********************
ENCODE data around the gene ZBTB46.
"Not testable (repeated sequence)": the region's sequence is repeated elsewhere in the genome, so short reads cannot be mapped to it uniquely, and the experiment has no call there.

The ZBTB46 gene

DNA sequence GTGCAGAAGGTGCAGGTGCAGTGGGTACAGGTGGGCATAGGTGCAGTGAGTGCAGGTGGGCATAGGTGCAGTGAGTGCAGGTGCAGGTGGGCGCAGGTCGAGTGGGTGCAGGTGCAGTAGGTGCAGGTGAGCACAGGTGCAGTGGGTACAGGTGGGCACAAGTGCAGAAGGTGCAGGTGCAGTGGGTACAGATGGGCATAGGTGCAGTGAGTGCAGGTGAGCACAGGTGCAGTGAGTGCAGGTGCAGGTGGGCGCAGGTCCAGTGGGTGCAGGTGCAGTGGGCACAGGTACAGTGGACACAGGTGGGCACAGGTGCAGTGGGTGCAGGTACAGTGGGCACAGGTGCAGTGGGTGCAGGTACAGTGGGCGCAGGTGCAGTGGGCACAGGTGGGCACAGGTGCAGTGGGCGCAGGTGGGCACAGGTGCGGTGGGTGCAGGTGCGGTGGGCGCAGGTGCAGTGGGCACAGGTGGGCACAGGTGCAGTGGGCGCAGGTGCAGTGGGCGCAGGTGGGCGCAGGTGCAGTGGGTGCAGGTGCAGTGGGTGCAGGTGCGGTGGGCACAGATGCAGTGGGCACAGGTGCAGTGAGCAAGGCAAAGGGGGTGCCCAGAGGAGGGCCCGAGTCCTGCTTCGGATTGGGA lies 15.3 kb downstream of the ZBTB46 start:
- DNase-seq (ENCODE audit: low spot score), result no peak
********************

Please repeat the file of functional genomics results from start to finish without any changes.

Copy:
ENCODE data around the gene ZBTB46.
"Not testable (repeated sequence)": the region's sequence is repeated elsewhere in the genome, so short reads cannot be mapped to it uniquely, and the experiment has no call there.

The ZBTB46 gene

DNA sequence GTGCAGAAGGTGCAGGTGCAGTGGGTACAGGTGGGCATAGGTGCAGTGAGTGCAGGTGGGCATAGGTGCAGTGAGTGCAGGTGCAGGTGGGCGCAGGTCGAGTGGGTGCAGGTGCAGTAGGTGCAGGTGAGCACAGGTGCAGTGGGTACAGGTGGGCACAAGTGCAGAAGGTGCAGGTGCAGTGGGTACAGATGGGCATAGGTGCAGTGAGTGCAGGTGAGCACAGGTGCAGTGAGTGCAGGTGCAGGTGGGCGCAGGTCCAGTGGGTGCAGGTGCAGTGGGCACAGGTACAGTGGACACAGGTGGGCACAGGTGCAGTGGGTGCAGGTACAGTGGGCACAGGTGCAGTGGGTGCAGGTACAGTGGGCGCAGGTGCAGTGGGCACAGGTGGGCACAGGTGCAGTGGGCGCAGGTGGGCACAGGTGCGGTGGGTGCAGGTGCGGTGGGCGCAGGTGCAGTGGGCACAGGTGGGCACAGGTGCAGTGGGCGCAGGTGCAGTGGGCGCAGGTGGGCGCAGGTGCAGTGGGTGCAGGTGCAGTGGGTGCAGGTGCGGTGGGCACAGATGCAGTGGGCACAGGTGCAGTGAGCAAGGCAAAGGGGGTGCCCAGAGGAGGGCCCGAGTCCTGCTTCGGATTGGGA lies 15.3 kb downstream of the ZBTB46 start:
- DNase-seq (ENCODE audit: low spot score), result no peak